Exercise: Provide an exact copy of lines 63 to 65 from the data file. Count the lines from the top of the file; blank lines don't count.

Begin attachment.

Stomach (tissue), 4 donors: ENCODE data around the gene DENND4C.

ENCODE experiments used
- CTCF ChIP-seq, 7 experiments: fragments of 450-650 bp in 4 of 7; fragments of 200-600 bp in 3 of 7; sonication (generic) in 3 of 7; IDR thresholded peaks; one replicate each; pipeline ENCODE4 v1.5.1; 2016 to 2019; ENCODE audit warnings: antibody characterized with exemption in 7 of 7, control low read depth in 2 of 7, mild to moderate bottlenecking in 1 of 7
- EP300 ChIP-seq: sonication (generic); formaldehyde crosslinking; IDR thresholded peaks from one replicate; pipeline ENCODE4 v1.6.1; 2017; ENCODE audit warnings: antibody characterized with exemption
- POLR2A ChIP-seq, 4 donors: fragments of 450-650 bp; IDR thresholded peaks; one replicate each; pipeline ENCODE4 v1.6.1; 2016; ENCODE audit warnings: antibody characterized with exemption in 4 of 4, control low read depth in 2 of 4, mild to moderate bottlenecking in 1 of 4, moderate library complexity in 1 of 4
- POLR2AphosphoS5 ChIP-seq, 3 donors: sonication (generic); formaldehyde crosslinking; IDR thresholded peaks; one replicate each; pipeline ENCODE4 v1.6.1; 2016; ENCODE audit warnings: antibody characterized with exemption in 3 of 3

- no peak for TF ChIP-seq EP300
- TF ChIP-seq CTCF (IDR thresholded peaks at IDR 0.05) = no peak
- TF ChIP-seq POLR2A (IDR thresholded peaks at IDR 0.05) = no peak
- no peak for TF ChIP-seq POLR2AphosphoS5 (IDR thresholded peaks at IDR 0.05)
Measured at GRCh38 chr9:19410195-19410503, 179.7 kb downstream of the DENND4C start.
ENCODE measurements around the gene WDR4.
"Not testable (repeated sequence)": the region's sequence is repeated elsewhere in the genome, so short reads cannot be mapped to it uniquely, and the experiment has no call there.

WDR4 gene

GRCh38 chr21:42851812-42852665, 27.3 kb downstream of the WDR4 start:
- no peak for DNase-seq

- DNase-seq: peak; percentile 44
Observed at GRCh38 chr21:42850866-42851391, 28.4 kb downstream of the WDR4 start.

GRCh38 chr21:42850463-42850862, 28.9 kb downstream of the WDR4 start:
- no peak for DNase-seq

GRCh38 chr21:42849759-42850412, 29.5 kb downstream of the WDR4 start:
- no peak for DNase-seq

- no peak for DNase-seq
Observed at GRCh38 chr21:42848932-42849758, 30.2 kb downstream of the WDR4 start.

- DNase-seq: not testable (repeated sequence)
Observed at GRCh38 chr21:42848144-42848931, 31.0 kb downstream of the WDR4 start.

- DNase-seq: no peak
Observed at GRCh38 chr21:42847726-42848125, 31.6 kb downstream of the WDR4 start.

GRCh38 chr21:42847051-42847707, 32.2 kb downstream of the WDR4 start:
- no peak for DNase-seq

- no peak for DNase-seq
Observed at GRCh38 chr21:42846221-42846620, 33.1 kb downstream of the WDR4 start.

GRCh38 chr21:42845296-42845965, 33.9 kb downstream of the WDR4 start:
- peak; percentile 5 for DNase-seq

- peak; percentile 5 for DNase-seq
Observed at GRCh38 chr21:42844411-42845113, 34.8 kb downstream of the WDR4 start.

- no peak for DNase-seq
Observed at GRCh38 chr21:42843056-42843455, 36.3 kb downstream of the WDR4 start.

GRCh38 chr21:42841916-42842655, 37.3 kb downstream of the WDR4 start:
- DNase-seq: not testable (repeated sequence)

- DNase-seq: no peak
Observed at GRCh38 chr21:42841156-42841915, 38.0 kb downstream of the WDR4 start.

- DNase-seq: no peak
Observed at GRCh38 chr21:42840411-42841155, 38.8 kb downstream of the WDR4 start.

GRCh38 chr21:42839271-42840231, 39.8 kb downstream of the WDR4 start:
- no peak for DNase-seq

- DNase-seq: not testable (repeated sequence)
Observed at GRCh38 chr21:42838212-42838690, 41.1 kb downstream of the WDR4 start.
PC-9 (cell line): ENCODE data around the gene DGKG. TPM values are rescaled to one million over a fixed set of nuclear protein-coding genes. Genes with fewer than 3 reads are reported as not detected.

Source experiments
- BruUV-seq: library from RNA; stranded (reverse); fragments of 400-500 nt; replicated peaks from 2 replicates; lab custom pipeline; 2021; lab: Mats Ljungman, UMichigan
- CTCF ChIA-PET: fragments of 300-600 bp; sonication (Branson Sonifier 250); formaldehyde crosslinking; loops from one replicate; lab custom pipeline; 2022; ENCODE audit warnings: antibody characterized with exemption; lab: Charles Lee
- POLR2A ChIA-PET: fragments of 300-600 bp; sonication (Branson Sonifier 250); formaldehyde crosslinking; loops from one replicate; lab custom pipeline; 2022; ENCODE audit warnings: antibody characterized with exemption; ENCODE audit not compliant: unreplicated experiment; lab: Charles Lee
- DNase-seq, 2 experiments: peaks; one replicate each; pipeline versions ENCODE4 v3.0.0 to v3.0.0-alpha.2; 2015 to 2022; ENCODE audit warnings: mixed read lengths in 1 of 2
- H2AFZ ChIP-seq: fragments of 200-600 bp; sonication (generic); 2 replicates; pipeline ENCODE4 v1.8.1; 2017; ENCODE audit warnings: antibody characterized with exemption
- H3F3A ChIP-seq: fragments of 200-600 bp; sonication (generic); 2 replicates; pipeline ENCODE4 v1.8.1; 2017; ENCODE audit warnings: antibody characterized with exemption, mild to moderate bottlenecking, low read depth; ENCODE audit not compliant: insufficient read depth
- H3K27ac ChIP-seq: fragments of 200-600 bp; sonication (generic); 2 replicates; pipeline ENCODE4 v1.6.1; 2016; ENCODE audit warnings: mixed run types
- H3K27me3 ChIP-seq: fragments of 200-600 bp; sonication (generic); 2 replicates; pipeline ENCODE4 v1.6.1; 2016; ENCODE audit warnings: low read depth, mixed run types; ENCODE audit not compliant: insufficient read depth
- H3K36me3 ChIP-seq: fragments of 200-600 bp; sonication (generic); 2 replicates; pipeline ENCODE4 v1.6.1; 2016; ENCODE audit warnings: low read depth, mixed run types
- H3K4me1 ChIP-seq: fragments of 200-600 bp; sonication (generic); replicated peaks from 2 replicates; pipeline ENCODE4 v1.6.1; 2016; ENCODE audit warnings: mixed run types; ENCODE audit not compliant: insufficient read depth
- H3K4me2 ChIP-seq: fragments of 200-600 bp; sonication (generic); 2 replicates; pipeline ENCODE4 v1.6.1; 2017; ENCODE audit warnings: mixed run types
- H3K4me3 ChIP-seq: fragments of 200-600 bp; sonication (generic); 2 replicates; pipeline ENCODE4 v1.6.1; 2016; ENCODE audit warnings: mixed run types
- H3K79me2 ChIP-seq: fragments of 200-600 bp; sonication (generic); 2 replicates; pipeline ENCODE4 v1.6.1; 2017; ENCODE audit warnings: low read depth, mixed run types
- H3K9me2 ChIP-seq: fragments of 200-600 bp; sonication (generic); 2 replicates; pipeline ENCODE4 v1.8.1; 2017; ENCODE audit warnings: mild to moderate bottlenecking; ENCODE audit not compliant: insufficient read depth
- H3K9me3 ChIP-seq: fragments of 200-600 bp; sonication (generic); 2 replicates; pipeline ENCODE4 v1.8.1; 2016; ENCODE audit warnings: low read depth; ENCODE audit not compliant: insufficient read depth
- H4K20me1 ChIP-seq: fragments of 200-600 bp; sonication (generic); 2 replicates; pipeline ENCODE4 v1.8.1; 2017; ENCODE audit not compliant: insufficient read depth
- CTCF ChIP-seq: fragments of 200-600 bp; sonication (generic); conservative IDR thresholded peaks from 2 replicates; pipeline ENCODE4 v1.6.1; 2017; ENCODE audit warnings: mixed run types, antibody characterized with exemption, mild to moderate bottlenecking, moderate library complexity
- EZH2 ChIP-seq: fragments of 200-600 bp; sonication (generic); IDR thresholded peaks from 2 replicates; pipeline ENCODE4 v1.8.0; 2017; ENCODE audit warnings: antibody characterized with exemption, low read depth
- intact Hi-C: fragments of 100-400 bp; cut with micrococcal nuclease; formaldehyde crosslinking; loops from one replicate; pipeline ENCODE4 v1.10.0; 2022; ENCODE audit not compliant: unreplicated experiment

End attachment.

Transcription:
- H3K79me2 ChIP-seq: fragments of 200-600 bp; sonication (generic); 2 replicates; pipeline ENCODE4 v1.6.1; 2017; ENCODE audit warnings: low read depth, mixed run types
- H3K9me2 ChIP-seq: fragments of 200-600 bp; sonication (generic); 2 replicates; pipeline ENCODE4 v1.8.1; 2017; ENCODE audit warnings: mild to moderate bottlenecking; ENCODE audit not compliant: insufficient read depth
- H3K9me3 ChIP-seq: fragments of 200-600 bp; sonication (generic); 2 replicates; pipeline ENCODE4 v1.8.1; 2016; ENCODE audit warnings: low read depth; ENCODE audit not compliant: insufficient read depth